On September 21st, Deezer announced a price hike in five European markets, namely France, the UK, Spain, Italy and the Netherlands. In a macroeconomic context of globalized inflation impacting most countries and goods, such a hike might be overlooked. Nonetheless, music streaming subscriptions have long been remarkably stable. In early 2022, Deezer - already - led a wave of price hike by crossing the symbolic $10/£10/€10 landmark for its flagship plan. With its second price adjustment in less than 2 years, is Deezer about to launch a second wave of price raises? How does the near future look for music streaming service subscribers in Western countries?
Pricing has always been a sensitive issue in the music streaming industry
Before Deezer crossed the $10/£10/€10 bar in early 2022, streaming platforms were concerned such a decision would result in a high churn rate. That concern explains why the prices had remained stable for so many years. Indeed, streaming platforms have had a hard time differentiating their offers, thus making the pricing a particularly sensible topic. The digitization of music entailed the promise of unlimited content, thus considerably lowering the value of a given record company’s catalog. On the contrary, the video streaming market has differentiated the catalogs offered by the different platforms very early on in its development. Innovations in terms of features (karaoke, humming recognition, personalized recommendation algorithms) have not proved as attractive to users as content exclusivity in the video streaming market so far.
With subscriptions fees being virtually uniform in the market, streaming platforms have steadily focused on subscriber acquisition to generate revenue. As a matter of fact, even the most mature markets are not completely saturated, most notably because of the relatively low take-up rate of music streaming services by the elderly. Hence, short term profit is only secondary to customer acquisition, which will entail long term profit. This strategy is best exemplified by the global market leader Spotify, which has never generated annual profit since its launch in 2006.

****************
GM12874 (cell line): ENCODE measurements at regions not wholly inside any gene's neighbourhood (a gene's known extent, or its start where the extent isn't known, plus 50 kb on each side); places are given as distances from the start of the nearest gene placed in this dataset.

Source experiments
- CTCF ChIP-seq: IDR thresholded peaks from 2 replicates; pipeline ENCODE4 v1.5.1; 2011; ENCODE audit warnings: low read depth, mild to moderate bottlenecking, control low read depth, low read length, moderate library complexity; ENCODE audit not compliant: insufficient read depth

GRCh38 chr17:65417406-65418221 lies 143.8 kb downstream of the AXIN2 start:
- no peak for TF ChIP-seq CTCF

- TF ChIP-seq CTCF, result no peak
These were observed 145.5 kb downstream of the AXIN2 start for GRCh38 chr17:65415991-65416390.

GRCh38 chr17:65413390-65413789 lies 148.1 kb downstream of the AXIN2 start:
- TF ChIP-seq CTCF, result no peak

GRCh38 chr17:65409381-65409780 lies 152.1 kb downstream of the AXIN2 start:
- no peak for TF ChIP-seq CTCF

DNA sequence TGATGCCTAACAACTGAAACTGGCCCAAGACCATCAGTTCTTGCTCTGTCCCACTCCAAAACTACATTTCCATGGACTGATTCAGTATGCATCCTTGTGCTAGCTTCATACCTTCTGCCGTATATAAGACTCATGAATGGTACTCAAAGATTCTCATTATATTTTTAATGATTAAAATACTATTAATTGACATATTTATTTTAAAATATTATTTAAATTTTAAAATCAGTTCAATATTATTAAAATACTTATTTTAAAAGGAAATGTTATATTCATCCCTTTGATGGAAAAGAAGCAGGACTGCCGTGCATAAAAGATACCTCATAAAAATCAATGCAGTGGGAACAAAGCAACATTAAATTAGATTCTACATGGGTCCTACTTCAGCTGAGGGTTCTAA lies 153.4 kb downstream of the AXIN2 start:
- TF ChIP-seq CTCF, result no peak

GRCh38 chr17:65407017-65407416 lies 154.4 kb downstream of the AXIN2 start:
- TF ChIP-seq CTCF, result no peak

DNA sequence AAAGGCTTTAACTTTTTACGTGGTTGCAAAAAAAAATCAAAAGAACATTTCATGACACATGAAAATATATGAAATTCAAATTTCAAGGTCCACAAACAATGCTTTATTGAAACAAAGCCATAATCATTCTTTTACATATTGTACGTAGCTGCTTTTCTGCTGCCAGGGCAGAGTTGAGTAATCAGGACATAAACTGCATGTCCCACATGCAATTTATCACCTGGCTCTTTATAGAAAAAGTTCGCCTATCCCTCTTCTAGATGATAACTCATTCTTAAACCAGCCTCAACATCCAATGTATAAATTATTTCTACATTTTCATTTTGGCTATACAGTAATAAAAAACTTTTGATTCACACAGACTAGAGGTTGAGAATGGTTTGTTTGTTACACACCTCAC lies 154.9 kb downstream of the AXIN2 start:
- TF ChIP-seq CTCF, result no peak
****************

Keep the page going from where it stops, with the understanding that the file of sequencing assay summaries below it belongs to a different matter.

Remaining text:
Nonetheless, Deezer raised its prices above the symbolic bar, first in the UK in October 2021, then in a handful of other European markets in February 2022. It did it again last September in a tough context. One year after its IPO, Deezer’s latest financial results are not good. The service lost 100,000 subscribers compared to June 2022 and published a €13.1 million adjusted EBITDA loss. Therefore, its move partially stems from an internal and external pressure to generate more revenue. Contrary to most estimates from industry insiders, the churn rate was almost not impacted at all, which flagged Deezer’s move. Soon after, other tier-1 platforms followed suit, as detailed below.
Amazon Music, which was cheaper than its competitors ($7.99), implemented its price hike in two steps. It first affected only Prime members (May 2022) before being extended to non-Prime members (January 2023). As Prime members are more committed to the brand than their non-Prime counterparts, they can be considered a test sample with a lower expected churn rate than the average. In addition, the core part of Amazon’s consumer business being delivery, Amazon Prime Music is a tool to attract listeners to an Amazon Prime membership. In other words, Prime members are not the most critical part of Amazon Prime Music’s subscriber base.
Similarly, Apple Music raised its prices in October 2022. Like Amazon Prime Music, the service is part of a broader ecosystem. It is mainly used by Apple to either raise the overall ARPU of an Apple device user, or to attract listeners to the core part of its business, namely hardware. Therefore, there is little to lose in markets where Apple devices are highly popular. That is why the price update was at first implemented only in the US and in the UK.
Over 6 months later, YouTube Music adjusted its subscription fees too.
During all that time, Spotify’s lack of action garnered attention. The global market leader finally aligned its offer on its competitors’ in over 50 markets in July 2023, a long-awaited move in the music industry, as it would substantially increase the revenue streams of record companies and artists. Compared to GAFAs-backed platforms, Spotify was more cautious on the potential impact the move could have on its subscriber base. This decision was a turning point, as it established a reference point for tier-2 pure players platforms such as Tidal, which mimicked the Swedish company in August.
Round 2 for Amazon and Deezer